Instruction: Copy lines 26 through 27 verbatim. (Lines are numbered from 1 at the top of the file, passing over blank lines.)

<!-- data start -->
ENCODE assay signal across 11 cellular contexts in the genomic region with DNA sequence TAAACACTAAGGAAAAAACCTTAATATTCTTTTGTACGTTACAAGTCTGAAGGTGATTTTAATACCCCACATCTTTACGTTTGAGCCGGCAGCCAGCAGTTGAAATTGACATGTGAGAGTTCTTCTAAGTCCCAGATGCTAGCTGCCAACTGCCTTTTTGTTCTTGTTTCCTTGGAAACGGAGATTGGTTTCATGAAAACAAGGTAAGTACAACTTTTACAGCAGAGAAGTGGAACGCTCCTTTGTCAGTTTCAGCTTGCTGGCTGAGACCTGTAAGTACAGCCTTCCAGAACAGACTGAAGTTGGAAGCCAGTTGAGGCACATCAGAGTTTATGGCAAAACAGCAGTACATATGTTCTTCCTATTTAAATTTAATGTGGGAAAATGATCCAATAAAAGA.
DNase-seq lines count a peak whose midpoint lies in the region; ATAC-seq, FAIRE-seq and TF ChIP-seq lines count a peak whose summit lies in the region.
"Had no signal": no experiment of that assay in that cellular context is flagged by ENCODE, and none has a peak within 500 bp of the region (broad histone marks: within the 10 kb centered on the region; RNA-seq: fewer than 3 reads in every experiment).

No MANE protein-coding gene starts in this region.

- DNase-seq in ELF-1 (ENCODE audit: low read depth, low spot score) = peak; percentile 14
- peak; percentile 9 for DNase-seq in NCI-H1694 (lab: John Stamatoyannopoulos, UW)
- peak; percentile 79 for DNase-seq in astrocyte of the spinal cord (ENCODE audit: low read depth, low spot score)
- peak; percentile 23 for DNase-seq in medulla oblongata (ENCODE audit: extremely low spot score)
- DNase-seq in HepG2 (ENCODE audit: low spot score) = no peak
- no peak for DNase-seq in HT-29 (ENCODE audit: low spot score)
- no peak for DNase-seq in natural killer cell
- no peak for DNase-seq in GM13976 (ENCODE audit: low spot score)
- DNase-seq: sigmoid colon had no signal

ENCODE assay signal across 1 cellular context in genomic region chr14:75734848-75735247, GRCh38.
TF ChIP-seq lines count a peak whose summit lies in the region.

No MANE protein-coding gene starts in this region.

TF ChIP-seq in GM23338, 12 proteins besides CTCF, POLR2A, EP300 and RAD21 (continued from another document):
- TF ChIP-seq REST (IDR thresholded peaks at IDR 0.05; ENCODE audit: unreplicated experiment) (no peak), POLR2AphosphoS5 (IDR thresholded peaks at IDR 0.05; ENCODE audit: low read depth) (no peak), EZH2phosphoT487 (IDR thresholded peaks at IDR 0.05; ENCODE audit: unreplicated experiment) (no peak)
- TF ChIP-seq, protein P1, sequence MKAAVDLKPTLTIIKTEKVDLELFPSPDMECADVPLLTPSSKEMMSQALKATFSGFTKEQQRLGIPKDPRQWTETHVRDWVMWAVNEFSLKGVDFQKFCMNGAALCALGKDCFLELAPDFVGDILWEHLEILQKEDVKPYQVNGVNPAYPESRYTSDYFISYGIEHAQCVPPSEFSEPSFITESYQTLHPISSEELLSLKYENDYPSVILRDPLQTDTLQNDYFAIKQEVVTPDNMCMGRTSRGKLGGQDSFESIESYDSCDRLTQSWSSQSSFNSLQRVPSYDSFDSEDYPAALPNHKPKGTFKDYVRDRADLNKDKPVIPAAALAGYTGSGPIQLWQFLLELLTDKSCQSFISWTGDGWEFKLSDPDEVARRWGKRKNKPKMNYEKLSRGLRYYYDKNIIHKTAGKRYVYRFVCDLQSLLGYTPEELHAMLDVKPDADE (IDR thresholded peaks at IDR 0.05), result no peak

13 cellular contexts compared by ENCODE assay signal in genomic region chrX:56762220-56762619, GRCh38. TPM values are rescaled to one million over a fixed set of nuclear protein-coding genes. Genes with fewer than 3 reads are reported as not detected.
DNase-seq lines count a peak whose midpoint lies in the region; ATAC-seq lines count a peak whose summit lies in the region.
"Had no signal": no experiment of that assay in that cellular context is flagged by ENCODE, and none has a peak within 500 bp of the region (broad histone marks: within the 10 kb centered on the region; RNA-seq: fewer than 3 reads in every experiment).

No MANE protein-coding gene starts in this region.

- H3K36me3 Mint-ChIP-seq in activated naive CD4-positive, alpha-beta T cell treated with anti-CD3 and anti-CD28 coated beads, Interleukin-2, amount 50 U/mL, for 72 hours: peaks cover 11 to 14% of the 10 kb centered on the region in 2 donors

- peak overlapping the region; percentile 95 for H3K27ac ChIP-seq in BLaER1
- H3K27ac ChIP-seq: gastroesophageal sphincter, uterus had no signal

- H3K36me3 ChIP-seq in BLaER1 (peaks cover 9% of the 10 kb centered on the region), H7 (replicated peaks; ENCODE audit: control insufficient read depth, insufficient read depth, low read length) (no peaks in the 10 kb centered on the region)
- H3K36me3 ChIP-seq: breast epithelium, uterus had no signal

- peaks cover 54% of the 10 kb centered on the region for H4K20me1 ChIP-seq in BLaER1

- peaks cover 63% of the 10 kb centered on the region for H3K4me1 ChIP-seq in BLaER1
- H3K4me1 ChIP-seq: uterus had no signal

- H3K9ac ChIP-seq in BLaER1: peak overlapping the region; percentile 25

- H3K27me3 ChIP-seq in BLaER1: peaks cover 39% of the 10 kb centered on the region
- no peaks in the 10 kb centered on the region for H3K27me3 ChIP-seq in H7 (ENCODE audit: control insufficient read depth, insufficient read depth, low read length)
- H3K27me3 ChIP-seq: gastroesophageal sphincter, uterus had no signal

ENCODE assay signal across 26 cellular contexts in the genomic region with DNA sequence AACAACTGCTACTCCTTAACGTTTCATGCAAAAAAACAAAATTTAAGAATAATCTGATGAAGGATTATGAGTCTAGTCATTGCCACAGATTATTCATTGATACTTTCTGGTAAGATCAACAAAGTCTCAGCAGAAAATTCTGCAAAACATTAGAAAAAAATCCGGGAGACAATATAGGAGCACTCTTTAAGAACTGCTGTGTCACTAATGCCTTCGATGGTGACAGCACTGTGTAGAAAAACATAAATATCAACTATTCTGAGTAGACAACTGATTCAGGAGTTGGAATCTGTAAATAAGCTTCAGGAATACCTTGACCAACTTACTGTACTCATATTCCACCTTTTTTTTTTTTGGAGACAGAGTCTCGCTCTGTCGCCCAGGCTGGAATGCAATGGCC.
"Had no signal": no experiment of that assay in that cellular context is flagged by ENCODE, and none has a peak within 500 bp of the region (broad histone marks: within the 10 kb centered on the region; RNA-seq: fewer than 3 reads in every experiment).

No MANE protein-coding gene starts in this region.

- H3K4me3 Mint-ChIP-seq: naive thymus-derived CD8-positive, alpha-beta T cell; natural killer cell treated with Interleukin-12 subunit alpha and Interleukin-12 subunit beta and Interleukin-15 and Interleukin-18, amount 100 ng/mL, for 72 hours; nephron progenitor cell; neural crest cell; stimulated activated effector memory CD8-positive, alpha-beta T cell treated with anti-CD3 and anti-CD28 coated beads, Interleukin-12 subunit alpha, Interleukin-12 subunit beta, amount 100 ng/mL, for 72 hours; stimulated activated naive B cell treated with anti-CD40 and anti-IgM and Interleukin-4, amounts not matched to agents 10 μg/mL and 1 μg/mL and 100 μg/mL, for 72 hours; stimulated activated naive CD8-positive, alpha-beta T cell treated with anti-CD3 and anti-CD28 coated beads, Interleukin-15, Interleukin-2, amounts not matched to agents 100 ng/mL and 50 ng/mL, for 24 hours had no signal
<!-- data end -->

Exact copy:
- H3K27ac ChIP-seq: gastroesophageal sphincter, uterus had no signal

- H3K36me3 ChIP-seq in BLaER1 (peaks cover 9% of the 10 kb centered on the region), H7 (replicated peaks; ENCODE audit: control insufficient read depth, insufficient read depth, low read length) (no peaks in the 10 kb centered on the region)